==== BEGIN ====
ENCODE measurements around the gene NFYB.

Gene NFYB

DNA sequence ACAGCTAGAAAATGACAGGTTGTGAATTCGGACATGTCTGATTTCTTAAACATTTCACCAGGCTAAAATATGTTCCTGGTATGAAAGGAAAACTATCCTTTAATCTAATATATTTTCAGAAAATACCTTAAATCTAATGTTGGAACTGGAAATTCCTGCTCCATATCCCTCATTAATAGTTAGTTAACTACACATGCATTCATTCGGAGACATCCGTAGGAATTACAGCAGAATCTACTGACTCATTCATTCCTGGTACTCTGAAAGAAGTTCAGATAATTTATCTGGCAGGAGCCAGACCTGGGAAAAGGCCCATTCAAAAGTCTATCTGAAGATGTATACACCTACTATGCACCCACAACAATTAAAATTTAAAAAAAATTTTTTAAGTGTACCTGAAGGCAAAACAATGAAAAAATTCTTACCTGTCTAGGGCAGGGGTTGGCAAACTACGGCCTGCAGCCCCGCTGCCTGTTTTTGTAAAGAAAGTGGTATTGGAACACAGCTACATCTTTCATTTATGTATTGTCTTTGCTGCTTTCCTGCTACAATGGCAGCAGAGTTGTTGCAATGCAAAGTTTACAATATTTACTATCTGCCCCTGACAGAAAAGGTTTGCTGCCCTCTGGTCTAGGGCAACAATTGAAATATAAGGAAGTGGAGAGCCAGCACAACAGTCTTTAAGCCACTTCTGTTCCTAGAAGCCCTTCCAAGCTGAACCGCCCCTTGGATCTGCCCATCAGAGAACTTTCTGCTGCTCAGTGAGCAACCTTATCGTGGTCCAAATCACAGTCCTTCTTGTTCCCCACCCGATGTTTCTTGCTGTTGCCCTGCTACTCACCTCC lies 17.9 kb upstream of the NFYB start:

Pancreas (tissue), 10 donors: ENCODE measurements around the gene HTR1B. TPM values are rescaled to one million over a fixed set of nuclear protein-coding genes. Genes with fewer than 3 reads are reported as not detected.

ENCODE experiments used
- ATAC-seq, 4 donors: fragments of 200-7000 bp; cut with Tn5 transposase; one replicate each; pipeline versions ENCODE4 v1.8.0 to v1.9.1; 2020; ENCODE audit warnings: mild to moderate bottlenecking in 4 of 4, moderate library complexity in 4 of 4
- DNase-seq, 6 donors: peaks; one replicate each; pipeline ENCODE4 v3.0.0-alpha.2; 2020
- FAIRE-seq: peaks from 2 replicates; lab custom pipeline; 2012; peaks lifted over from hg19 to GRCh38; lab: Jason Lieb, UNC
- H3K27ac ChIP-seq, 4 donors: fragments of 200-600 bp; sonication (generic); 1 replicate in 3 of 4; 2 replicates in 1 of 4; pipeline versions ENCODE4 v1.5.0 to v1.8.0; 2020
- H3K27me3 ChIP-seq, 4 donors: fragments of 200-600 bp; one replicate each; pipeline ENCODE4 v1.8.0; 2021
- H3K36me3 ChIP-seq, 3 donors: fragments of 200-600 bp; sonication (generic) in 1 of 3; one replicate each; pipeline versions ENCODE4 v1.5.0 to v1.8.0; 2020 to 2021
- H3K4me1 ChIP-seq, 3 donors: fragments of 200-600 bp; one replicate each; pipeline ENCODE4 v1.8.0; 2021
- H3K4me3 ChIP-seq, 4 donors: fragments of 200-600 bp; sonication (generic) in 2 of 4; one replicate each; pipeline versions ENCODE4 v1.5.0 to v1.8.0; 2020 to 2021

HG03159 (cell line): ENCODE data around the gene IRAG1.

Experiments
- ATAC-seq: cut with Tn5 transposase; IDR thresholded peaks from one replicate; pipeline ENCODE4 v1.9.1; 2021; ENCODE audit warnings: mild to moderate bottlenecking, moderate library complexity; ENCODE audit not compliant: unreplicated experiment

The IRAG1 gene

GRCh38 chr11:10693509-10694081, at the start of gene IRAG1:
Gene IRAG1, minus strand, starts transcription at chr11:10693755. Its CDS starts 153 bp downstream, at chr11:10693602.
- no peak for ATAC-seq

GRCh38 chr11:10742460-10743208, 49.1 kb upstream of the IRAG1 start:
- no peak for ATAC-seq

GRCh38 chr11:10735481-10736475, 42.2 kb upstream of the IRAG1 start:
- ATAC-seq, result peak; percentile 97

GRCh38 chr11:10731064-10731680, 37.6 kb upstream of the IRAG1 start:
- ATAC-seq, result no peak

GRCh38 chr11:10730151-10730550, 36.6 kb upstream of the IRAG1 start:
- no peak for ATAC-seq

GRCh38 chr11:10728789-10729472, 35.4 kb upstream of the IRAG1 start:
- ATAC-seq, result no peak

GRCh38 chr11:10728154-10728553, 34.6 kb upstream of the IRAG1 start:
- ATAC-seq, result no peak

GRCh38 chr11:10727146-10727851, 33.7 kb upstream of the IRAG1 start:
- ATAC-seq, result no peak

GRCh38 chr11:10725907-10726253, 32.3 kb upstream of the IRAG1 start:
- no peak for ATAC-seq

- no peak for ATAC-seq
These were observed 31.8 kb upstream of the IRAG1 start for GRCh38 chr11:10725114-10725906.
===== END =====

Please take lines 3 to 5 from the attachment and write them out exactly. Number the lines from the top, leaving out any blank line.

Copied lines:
DNA sequence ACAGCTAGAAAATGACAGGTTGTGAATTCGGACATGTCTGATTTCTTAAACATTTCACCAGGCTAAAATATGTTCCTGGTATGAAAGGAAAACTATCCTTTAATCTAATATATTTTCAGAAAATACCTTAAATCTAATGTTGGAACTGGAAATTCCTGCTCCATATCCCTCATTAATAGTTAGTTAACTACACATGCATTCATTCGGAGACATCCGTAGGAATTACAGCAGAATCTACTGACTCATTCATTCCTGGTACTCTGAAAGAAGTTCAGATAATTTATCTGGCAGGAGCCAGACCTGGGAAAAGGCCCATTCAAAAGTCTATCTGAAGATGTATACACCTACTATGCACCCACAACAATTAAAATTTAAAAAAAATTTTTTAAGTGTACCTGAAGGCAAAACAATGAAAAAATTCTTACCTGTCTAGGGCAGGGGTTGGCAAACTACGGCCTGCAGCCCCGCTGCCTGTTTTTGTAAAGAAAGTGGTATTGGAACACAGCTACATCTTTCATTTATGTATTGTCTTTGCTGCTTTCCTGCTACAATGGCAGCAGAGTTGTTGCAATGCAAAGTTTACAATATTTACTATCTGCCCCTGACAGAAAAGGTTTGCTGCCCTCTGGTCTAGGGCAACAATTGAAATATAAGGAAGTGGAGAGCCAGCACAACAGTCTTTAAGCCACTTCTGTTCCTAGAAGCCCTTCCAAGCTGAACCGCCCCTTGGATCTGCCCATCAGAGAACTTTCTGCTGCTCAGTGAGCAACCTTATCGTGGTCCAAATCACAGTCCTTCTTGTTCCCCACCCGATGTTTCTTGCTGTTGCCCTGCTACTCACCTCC lies 17.9 kb upstream of the NFYB start:

Pancreas (tissue), 10 donors: ENCODE measurements around the gene HTR1B. TPM values are rescaled to one million over a fixed set of nuclear protein-coding genes. Genes with fewer than 3 reads are reported as not detected.

ENCODE experiments used